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Highlights from this issue
  1. Harminder Singh Dua,
  2. Arun D Singh, Editors-in Chief

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Iris recognition camera for quantification of corneal opacification

Clinical evaluation by slit lamp is very subjective and techniques based on colour photography are difficult to standardise. Aslam et al present evidence for the utility of dedicated image analysis algorithms applied to images obtained by a highly sophisticated iris recognition camera that is small, manoeuvrable and adapted to achieve rapid, reliable and standardised objective imaging in a wide variety of patients while minimising artefactual interference in image quality. (see page 1466)

Four years of intravitreal ranibizumab for neovascular AMD

Pushpoth et al analysed the benefit of intravitreal ranibizumab for 1017 patients (1086 eyes) with neovascular AMD. Numbers of patients remaining under follow-up were 88%, 72%, 65% and 51% at 12 months, 24 months, 36 months, and 48 months, respectively. The main reasons for absence of follow-up were the consequences old age or transfer of care. 83% and 65% of patients needed treatment in the third and fourth year. Assistance to patients in achieving long-term care is required. (see page1469)

Effectiveness of glaucoma medication

Rotchford and King assessed short-term repeatability of the effect of intraocular pressure (IOP) reducing medication and the number of measurements necessary to estimate therapeutic effect. IOP was measured at 8:00, 11:00 and 16:00 h at each of three weekly visits in untreated patients with primary open-angle glaucoma or ocular hypertension. After starting travaprost (0.004%) to both eyes, the measurements were repeated for a further three weekly visits. Mean reduction in IOP was 7.5 mm Hg (30%). Coefficient of repeatability and coefficient of variability were 7.8 mm Hg and 37.2%, respectively. Repeated estimates of the effectiveness of treatment in the same subject at the same time of day would be expected to lie within a range of 7.8 mm Hg and within ±73.2% of the mean effect with 95% confidence. A reduction in IOP less than 7.8 mm Hg over a single pair of measurements would be indistinguishable from measurement error. Precision improved from ±73.2% for a single pair of readings to ±25.9% for eight pairs. The authors conclude that usual clinical estimation of glaucoma medication effectiveness by measuring IOP is imprecise. (see page1494)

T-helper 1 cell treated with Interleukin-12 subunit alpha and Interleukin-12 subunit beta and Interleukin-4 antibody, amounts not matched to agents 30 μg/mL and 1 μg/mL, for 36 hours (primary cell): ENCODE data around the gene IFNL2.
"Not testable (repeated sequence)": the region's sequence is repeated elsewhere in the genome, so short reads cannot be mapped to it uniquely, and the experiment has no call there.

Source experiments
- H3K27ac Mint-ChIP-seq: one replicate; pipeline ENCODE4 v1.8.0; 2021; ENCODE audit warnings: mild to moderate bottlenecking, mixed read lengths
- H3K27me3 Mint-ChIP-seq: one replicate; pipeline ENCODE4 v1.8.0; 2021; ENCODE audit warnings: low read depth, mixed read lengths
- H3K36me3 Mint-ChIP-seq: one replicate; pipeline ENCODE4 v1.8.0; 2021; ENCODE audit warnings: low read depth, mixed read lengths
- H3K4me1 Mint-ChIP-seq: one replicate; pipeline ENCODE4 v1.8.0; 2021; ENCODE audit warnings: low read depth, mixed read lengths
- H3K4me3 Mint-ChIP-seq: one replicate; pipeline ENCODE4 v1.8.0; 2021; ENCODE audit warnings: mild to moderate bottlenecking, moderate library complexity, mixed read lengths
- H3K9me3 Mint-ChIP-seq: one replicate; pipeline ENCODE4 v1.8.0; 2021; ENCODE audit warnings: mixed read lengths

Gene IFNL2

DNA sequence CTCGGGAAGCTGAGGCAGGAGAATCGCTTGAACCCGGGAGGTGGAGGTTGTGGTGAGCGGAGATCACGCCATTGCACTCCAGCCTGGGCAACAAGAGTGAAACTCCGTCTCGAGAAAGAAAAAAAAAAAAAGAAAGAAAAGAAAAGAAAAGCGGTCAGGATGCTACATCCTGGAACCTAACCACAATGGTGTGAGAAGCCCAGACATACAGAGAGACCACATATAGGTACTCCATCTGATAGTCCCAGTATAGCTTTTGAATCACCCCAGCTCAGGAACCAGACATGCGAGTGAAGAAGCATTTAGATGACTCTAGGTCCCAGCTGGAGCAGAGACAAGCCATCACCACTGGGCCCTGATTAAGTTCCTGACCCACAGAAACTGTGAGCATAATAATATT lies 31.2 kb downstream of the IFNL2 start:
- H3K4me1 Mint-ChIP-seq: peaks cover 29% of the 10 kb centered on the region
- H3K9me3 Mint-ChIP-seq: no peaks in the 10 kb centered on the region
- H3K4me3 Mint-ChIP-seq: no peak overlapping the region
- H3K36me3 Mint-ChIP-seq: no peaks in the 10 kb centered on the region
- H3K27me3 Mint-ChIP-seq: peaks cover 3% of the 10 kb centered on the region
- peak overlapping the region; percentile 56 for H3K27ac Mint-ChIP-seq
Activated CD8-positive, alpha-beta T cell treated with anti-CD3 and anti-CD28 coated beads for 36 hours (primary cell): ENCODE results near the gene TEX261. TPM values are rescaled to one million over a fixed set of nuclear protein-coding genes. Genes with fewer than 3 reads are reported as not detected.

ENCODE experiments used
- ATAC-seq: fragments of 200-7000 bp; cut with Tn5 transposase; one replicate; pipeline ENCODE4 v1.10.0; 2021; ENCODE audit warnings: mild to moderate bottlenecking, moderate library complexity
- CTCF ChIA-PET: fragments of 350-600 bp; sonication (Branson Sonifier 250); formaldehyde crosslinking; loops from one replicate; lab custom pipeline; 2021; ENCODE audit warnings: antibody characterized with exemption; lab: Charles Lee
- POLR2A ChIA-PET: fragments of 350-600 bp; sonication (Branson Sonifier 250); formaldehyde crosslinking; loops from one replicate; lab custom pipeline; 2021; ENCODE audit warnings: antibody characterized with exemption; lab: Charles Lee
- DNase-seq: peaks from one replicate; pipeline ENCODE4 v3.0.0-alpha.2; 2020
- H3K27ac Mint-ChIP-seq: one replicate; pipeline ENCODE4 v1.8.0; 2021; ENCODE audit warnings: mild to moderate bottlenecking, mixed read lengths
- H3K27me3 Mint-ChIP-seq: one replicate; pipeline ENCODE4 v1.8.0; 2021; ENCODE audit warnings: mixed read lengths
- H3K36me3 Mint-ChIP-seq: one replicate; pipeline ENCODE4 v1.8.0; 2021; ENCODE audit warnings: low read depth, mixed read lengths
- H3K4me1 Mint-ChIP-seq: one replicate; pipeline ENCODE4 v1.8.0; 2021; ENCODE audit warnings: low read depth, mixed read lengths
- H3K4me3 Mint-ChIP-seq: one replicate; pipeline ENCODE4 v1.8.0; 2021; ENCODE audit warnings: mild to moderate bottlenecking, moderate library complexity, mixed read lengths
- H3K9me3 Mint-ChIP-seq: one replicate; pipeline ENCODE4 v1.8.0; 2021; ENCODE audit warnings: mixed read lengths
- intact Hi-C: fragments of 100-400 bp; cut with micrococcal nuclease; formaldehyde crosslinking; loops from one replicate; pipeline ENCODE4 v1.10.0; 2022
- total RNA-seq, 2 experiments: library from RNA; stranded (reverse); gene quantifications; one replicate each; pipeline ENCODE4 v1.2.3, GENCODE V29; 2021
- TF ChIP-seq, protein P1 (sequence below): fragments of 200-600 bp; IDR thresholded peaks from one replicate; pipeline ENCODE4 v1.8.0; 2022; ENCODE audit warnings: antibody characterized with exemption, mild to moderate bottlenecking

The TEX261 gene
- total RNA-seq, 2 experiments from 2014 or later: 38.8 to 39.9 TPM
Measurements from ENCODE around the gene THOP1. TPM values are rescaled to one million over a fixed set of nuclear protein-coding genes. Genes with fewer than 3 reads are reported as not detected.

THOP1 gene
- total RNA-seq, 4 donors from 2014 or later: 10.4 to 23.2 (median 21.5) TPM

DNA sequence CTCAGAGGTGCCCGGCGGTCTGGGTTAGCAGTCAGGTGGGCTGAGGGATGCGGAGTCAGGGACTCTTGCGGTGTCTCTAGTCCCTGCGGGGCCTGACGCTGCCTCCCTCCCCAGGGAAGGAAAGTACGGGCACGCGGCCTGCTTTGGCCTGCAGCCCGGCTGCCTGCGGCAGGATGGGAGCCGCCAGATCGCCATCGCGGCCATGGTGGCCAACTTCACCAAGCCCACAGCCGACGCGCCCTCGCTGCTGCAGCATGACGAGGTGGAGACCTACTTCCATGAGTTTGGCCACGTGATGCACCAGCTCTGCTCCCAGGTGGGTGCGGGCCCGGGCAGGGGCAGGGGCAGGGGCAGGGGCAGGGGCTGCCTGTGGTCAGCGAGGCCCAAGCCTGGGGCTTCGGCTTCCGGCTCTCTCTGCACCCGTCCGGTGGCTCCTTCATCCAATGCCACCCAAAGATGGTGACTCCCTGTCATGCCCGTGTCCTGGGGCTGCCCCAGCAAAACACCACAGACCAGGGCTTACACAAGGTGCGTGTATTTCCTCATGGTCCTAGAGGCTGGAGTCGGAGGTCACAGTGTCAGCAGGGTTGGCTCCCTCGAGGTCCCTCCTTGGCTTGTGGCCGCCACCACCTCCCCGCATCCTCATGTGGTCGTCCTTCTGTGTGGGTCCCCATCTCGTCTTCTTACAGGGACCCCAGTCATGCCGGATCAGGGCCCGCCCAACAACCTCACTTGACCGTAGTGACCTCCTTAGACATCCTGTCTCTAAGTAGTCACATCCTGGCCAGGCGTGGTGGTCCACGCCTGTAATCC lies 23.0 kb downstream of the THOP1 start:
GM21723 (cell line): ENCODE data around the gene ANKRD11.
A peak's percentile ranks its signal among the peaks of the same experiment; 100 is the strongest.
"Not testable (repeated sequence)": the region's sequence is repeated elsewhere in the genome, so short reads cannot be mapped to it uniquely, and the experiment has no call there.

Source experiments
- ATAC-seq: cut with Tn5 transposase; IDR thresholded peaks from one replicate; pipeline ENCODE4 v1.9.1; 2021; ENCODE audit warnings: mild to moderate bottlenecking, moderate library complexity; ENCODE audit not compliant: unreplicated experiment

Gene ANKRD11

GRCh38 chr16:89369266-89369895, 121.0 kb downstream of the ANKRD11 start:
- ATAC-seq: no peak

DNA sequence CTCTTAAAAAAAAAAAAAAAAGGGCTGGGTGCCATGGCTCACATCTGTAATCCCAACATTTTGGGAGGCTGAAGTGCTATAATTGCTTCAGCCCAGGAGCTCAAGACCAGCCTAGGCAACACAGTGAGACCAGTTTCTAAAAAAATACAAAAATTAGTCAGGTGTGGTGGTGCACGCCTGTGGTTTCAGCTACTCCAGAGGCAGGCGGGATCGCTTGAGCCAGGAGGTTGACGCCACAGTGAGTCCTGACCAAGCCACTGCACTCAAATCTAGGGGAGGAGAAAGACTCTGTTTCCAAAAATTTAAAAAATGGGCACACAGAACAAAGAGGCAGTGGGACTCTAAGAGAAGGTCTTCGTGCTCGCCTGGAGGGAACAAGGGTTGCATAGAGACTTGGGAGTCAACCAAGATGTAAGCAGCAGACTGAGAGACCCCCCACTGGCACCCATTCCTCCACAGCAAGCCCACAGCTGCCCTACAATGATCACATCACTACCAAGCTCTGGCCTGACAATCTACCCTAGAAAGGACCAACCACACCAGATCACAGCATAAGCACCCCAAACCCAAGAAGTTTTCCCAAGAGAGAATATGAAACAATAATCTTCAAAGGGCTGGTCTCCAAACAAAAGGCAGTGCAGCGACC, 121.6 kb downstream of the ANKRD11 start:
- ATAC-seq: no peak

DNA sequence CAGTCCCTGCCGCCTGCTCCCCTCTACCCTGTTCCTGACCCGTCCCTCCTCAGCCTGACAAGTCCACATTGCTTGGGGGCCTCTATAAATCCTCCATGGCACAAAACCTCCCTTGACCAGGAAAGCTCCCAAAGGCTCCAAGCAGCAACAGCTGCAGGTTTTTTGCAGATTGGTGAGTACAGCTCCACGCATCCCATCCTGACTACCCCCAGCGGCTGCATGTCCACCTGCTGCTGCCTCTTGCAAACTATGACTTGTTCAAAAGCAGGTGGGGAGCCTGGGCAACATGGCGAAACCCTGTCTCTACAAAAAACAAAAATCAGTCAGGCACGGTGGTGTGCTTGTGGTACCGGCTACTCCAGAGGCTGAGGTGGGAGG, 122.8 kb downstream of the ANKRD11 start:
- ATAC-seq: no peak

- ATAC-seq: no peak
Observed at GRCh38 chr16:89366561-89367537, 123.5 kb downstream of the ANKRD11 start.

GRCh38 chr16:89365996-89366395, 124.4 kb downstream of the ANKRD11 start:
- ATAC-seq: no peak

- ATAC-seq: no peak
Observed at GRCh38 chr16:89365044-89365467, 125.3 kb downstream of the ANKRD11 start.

Prevalence And predictors of Sjögren's syndrome in patients with dry eye

Liew et al assessed the prevalence and predictors of Sjögren's syndrome (SS) in 327 patients with clinically significant aqueous-deficient dry eye. Review of systems questionnaire, medical history, dry eye questionnaire and laboratory work-up (Sjögren-specific antibody A (SSA), Sjögren-specific antibody B, rheumatoid factor and antinuclear antibody) were obtained. 38 (12%) had SS: 21 (6%) with primary SS and 5%) with secondary SS. Patients with SS had significantly worse conjunctival and corneal staining, Schirmer test (with and without anaesthesia), and symptoms compared with patients without SS. (see page1498)

Intravitreal injections: is there benefit for a theatre setting?

Abell et al compared the rate of endophthalmitis after intravitreal injections performed in an in-office (dedicated procedure room) versus in-theatre setting. In a retrospective comparative cohort study of 12 249 injections performed over a 6-year period, 3376 were performed in the in-office procedure room, compared with 8873 in the operating theatre. There were four cases of infective endophthalmitis (office group) compared with none in theatre group (p=0.006). In-theatre intravitreal injections were associated with a 13-fold lower risk of endophthalmitis compared to in-office injections. (see page1474)

Histopathological examination in deep anterior lamellar keratoplasty (DALK)

Ting et al retrospectively examined 225 DALK corneal buttons. Overall, 58% of the buttons were affected by corneal emphysema related to intrastromal air injection (the big bubble technique), 5% by epithelial oedema related to the hydrodelamination procedure, which mimicked bullous keratopathy, and 1% of specimens were lost. Histopathological characteristic features of keratoconus could not be identified in in 10 (7.4%) of the DALK keratoconus cases. (see page1510)

Decreased retinal sensitivity after ILM peeling for macular hole surgery

Tadayoni et al compared the retinal sensitivity and frequency of microscotomas by spectral domain optical coherence tomography (SD-OCT) combined with scanning laser ophthalmoscopy microperimetry after idiopathic macular hole closure (with (8 eyes) or without (8 eyes) ILM peeling). Mean retinal sensitivity (in dB) was lower after peeling: 9.8±2.4 dB with peeling versus 13.2±2.9 without (p=0.0209). Postoperative microscotomas were significantly more frequent after ILM peeling.

The authors recommend avoiding ILM peeling when its potential benefit seems minor or unproven. (see page1513)

Intravitreal injection of gold nanorods

Sandrian et al evaluated the utility of gold nanorods (AuNRs) as an OCT contrast agent. Mice were intravitreally injected with sterile AuNRs coated with either poly(strenesulfate) (PSSAuNRs) or anti-CD90.2 antibodies (Ab-AuNRs), and imaged using OCT. After 24 h, eyes were processed for transmission electron microscopy or rendered into single cell suspensions for flow cytometric analysis. PSS-AuNRs and Ab-AuNRs were visualised by OCT in the vitreous, 30 min and 24 h post-injection. At 24 h, a statistically significant increase in leukocytes (primarily neutrophils) was observed in eyes that received AuNR, limiting their use as a contrast agent. (see page1522)

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